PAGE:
Saturday, 7 May 2011

A little DNA genealogy analysis

Warning: this posting is on the technical side. If you're math/science averse you may want to skip this one.

In preparation for a presentation at the Roots 2011 conference, and a dress rehearsal at the Ottawa DNA interest group on 28 May, I've been looking at some autosomal DNA results from 23andMe.

I've found a case of a mother-son pair which has almost 150 identifiable partial matches with other people (DNA cousins) in the company (23and Me) database. Each point in the chart below represents a DNA cousin, more often a male, with the position on the horizontal axis the percent shared DNA with the mother, and on the vertical axis with the son.

I expected that at maximum the son would share all the same DNA as with the cousin, and as a minimum none. Whether the son inherits all, most, a little, or none of the DNA the mother has common with the "cousin" is supposedly random. It depends on which sections of chromosomes are inherited by the son.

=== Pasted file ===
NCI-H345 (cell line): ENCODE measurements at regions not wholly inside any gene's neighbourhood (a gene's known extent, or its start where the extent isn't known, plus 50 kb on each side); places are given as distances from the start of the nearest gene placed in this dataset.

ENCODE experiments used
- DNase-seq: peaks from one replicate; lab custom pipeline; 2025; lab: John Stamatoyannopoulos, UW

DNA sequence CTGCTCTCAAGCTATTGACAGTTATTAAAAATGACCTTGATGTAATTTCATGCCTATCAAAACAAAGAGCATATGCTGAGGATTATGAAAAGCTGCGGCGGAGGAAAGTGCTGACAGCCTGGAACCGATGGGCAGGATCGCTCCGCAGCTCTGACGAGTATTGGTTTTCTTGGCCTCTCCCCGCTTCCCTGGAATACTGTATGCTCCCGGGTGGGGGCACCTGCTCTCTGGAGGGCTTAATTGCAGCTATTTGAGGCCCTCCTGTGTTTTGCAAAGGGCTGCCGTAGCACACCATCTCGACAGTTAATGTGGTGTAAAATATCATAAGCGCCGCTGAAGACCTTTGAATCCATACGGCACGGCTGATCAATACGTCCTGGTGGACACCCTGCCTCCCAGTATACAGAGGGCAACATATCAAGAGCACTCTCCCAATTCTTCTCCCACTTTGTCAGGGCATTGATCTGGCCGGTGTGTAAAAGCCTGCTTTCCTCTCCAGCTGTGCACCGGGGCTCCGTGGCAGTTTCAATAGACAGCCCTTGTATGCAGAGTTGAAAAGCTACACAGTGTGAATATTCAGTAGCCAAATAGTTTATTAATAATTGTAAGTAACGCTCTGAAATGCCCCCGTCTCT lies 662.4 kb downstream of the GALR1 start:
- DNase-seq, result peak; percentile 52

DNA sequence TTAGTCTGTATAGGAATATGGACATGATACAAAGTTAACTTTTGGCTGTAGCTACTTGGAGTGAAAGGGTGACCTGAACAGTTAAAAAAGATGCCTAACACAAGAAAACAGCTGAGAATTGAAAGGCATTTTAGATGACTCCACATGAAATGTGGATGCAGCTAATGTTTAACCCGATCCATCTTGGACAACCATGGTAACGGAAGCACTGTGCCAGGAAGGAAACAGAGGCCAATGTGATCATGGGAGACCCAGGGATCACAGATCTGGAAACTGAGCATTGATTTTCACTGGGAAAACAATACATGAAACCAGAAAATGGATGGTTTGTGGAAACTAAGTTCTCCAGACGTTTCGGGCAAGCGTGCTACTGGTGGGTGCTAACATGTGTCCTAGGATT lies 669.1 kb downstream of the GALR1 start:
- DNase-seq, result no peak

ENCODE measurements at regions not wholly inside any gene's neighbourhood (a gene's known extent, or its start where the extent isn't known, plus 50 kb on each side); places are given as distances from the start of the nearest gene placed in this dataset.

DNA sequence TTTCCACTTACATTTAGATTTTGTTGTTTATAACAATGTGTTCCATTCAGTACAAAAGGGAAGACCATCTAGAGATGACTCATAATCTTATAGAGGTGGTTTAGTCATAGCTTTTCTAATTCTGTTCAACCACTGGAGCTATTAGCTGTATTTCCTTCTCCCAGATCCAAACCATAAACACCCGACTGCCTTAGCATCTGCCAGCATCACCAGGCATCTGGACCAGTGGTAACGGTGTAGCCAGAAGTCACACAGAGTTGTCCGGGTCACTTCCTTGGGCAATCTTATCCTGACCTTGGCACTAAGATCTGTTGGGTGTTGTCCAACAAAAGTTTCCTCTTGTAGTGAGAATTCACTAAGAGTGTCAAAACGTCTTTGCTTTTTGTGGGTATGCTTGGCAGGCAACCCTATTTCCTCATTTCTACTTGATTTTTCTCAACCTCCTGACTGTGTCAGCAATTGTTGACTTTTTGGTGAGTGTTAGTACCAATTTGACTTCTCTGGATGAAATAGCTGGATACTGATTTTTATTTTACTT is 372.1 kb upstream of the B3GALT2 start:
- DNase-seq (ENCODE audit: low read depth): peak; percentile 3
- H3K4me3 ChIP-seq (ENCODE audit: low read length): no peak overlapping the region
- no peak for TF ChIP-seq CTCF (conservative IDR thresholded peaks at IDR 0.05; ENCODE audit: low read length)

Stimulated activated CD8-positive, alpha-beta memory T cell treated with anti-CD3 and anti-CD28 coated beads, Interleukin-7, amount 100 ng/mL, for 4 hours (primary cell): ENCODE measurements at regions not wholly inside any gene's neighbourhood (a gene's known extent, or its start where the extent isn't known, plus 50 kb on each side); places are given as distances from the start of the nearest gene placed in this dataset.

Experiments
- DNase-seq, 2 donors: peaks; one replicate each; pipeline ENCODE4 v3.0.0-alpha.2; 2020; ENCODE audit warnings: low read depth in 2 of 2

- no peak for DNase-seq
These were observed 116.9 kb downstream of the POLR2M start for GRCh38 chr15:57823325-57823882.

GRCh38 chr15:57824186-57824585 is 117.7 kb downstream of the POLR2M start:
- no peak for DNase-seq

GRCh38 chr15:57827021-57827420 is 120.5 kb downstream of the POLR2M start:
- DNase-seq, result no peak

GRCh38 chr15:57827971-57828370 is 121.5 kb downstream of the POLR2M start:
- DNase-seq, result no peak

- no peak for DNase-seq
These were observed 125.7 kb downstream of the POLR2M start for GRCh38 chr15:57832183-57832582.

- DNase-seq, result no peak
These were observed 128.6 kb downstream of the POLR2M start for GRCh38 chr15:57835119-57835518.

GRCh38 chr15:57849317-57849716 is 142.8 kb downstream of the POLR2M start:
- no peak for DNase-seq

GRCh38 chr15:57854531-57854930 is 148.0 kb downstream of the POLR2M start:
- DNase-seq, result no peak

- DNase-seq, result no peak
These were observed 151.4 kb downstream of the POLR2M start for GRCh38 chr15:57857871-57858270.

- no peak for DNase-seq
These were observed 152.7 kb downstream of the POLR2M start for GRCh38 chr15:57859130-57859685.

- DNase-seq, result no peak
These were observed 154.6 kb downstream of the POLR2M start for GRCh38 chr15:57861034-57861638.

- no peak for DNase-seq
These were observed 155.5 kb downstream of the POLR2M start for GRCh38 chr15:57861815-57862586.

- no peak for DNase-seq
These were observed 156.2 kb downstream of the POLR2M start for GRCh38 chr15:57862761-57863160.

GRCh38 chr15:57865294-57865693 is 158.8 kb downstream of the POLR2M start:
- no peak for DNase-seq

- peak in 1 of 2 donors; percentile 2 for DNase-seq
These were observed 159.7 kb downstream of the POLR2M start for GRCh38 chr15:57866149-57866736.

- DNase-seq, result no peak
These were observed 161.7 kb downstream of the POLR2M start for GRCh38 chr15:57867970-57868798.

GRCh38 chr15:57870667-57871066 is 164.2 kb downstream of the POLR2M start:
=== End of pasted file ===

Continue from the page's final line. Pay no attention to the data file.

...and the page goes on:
Surprisingly there were 10 cases where the son had more DNA in common with the "cousin" than did the mother. Did he inherit the excess serendipitously from the father, or is there another explanation?

Notice on the plot that there are no points below 0.1% son shared DNA. The company does not make available results where the percent shared is so small. Also there are only three results where the mother shared DNA is less than about 0.28%, likely as the son's shared DNA is less than 0.1% in these cases.
A best fit trend line through the data (in red) and a best fit line forced to go through the origin (in black) are shown. The latter, which goes some way to compensating for the lack of data below 0.1%, has a slope a bit less than 70%. On the face of it on average the son inherits a bit less than 70% of the mother's shared DNA, not the average 50% according to theory.

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